California housing market holds steady in October: While low mortgage rates have reduced borrowing costs and aided affordability, the continued lack of inventory combined with a still strong demand for housing has resulted in yet another price surge.

The statewide median home price was $605,280, down 0.1 percent from the month prior, but up 6 percent form a year ago, and sales meanwhile remained above 400,000 on a seasonally adjusted annualized rate for the fourth month in a row. Sales in October were up 0.1 percent from September and 1.9 percent from October of last year.

Sales of existing homes nationally rebounded 1.9 percent in October: Consistent with the California story, sales of previously owned homes rose as low mortgage rates continue to provide a lift. However, housing supply remained on a declining trend and continue to put upward pressure on home prices in recent months.

As such, the national median sales price jumped another 6.2 percent to $270,900 on a year-over-year basis.

Macro economy

California’s labor market persists in October: Despite housing affordability challenges and headwinds from a global and national economic slowdown, the labor market  in the Golden State remains solid in October. For instance, 23,600 new nonfarm jobs were added to the labor market while payroll improved at a pace faster than even nationwide by 1.8 percent, and the unemployment rate fell to 3.9 percent, the lowest on record.

Small-business optimism rose in October: Small-business owners’ confidence in the U.S. economy perked up 0.6 points to a reading of 102.4 as 8 out of the 10 components in the index advanced to begin the last quarter of the year.

While small-business owners were more optimistic and less uncertain about the economy than the prior month, the index measuring uncertainty remains historically high as we head into an election year. Nevertheless, they continued to create jobs, raise wages and grow their business.

U.S. budget deficit jumped 34 percent in October: The federal government’s budget deficit rose $134.5 billion over last year, putting the U.S. on course to top the $1 trillion mark in the 2020 fiscal year for the first time in eight years.

With the government spending increasing 8 percent, federal outlays for defense, education, health and Social Security also rose significantly, while the amount of tax receipts dipped 3 percent. Rising deficits typically lead to higher interest rates over time, but we have yet to see that connection this time around.

Jobless claims stick to five-month high of 227,000: While the number of people who applied for unemployment benefits clung to the highest level in the last five months, the surge is not likely a signal of a shift in the labor market, as evidence of pronounced increase in layoffs is still lacking.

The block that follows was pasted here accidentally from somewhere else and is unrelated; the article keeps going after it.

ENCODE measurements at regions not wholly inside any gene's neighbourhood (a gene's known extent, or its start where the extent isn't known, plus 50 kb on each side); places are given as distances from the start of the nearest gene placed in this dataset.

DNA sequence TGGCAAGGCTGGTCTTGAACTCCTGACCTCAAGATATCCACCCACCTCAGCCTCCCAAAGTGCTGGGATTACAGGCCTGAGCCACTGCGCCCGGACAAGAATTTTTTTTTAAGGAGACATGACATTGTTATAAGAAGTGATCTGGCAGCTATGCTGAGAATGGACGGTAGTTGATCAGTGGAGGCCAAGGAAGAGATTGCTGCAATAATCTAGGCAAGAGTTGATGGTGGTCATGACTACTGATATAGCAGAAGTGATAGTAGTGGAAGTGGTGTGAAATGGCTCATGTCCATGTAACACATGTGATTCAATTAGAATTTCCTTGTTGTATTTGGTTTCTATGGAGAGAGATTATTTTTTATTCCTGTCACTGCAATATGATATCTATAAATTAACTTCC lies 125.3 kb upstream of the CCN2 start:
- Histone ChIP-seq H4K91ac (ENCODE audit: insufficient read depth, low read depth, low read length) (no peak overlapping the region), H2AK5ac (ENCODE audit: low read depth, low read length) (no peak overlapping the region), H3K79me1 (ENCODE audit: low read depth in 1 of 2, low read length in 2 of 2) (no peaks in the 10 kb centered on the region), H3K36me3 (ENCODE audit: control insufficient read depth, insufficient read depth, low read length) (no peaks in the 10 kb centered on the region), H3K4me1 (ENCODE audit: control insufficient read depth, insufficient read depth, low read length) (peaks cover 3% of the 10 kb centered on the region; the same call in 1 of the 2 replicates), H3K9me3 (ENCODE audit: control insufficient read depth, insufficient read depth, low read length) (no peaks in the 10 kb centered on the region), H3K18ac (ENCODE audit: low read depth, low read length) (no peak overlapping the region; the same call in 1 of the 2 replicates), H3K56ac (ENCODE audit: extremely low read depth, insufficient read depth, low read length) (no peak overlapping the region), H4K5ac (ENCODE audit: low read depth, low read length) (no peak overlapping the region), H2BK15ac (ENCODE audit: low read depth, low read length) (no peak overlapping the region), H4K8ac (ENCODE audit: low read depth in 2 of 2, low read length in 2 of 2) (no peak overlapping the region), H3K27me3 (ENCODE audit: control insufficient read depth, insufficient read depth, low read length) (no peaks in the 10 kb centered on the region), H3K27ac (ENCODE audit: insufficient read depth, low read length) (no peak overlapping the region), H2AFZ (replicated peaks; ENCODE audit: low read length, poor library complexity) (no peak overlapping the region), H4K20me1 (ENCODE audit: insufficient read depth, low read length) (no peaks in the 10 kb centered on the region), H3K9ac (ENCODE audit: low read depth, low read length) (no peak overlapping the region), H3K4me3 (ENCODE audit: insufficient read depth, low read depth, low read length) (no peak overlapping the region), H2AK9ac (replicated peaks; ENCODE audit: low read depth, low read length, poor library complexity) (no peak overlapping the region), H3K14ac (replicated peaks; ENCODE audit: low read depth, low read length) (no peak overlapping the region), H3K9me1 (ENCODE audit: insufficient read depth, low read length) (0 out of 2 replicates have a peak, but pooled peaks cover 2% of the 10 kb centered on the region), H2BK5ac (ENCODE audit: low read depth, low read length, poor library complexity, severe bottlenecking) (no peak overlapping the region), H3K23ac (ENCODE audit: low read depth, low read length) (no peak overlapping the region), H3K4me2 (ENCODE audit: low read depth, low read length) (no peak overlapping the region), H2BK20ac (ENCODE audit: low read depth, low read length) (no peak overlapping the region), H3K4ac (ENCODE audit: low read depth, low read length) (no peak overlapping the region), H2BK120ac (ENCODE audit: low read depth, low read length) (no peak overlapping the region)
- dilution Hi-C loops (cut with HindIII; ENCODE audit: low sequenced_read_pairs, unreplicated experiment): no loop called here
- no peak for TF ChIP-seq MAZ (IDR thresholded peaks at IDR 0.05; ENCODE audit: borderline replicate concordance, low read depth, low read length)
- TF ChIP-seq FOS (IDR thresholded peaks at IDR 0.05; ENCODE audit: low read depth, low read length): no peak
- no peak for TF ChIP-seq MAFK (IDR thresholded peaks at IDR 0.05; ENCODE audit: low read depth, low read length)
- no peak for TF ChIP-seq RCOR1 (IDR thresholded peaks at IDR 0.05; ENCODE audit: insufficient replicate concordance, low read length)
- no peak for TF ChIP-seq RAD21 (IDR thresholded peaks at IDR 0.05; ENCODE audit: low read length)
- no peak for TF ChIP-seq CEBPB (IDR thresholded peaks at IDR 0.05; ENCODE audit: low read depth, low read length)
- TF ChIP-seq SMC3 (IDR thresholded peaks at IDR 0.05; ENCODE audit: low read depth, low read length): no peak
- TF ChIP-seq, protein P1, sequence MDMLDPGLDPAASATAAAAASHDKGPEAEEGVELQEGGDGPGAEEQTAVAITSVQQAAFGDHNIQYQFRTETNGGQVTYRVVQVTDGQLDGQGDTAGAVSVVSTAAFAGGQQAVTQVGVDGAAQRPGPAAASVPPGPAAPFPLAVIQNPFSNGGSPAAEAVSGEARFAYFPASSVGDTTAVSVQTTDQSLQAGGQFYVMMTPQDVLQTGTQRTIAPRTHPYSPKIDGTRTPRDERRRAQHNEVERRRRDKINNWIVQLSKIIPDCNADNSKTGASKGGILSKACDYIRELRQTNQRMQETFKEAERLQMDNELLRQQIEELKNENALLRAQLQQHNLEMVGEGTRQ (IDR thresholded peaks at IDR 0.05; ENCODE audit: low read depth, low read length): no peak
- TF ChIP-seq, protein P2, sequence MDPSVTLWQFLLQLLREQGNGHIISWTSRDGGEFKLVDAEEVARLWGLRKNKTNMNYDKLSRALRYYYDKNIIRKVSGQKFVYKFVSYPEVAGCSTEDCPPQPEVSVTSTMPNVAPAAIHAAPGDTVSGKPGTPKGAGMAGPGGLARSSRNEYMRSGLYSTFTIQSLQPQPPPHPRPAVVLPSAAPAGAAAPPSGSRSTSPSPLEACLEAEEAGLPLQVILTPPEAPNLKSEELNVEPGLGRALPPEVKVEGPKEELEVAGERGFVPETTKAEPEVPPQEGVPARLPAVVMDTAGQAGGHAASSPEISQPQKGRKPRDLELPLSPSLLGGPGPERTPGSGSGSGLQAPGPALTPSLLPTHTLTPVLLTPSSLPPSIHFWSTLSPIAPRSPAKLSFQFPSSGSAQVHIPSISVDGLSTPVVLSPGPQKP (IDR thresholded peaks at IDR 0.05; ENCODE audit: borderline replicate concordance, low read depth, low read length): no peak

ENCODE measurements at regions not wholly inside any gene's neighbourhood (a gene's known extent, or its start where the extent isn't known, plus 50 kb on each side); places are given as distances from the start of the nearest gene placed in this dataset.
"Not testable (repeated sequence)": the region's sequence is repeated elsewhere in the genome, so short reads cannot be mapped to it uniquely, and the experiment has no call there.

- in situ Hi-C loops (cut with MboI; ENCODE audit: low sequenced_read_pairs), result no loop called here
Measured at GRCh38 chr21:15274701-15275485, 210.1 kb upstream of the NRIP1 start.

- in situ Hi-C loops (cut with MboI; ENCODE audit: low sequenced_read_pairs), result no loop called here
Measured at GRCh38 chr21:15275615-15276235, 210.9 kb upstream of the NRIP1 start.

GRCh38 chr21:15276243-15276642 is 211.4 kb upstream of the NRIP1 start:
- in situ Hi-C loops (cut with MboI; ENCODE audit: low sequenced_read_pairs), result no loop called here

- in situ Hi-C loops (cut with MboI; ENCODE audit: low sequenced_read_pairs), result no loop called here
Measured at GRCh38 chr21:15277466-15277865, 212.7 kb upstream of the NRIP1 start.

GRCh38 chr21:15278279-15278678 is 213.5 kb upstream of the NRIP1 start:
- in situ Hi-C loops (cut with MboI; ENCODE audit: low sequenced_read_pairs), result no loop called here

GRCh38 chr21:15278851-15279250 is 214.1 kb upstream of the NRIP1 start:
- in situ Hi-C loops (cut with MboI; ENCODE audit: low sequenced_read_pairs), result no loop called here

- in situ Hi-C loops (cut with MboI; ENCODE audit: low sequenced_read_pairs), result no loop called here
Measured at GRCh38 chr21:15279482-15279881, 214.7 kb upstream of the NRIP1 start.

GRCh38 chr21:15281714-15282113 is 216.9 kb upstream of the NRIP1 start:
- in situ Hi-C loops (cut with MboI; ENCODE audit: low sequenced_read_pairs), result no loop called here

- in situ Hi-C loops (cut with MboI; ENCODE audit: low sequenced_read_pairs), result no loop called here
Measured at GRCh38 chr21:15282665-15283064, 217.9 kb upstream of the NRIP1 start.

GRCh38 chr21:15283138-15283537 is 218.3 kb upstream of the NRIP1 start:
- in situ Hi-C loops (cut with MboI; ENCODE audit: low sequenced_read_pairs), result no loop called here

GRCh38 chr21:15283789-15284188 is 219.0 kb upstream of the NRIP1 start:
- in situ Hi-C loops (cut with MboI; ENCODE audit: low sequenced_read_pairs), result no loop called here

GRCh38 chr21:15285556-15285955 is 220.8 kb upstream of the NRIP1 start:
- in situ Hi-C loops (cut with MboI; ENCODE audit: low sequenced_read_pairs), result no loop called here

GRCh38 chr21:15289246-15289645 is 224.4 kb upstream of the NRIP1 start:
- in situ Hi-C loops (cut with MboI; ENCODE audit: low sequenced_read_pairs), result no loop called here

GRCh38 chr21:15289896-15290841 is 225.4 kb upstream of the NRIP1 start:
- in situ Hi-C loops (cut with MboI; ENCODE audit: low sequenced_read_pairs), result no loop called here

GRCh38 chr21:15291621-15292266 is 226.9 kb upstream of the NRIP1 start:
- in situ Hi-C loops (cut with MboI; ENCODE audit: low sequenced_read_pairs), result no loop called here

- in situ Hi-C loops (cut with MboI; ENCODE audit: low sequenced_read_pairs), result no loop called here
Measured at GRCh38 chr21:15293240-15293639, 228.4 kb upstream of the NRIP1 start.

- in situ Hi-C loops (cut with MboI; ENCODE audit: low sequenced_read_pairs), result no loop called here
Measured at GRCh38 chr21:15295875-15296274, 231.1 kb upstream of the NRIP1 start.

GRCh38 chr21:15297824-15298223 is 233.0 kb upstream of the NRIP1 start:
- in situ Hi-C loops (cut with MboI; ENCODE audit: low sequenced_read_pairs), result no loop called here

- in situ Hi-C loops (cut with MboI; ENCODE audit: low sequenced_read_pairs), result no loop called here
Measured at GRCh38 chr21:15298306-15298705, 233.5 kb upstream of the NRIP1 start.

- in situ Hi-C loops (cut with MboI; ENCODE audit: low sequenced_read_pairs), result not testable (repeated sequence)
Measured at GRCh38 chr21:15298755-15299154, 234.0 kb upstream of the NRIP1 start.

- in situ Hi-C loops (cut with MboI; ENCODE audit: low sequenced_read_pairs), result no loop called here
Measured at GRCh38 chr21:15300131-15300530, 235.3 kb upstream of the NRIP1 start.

Real estate finance

Mortgage rates fall back: The 30-year fixed-rate mortgage (FRM) decreased from 3.75 percent the week prior to 3.66 percent to start second half of November. The FRM is nearly 115 basis points lower than the average of 4.81 percent recorded a year ago.

Mortgage applications wane from a week earlier: Mortgage applications decreased 2.2 percent from the week prior even as mortgage rates declined. The refinance index decreased 8 percent from the week prior although it was still 152 percent higher than a year ago. New purchase applications increased 7 percent from both last week and the same week of last year.

With rates substantially lower than what they were at the end of 2018, we should continue to see year-over-year gains in both purchase and refinance applications in the upcoming weeks.

Mortgage delinquencies fall to lowest level in nearly 25 years: The number of mortgage loans for single-family homes in a delinquent state decreased to 3.97 percent of all loans outstanding at the end of the third quarter of 2019. As the U.S. economy continues to have a healthy labor market and slow but steady economic growth, delinquency rates should remain low in months to come.

Refinances hit four-year high in October: The refinancing share of overall closed loans grew to 51 percent in October. This was the first time in four years that the mortgage business had less than half of all loans originated in a month as purchase loans.

— Thomas Schultheis is with Berkshire Hathaway HomeServices California Properties, and can be reached at 805.729.2802 or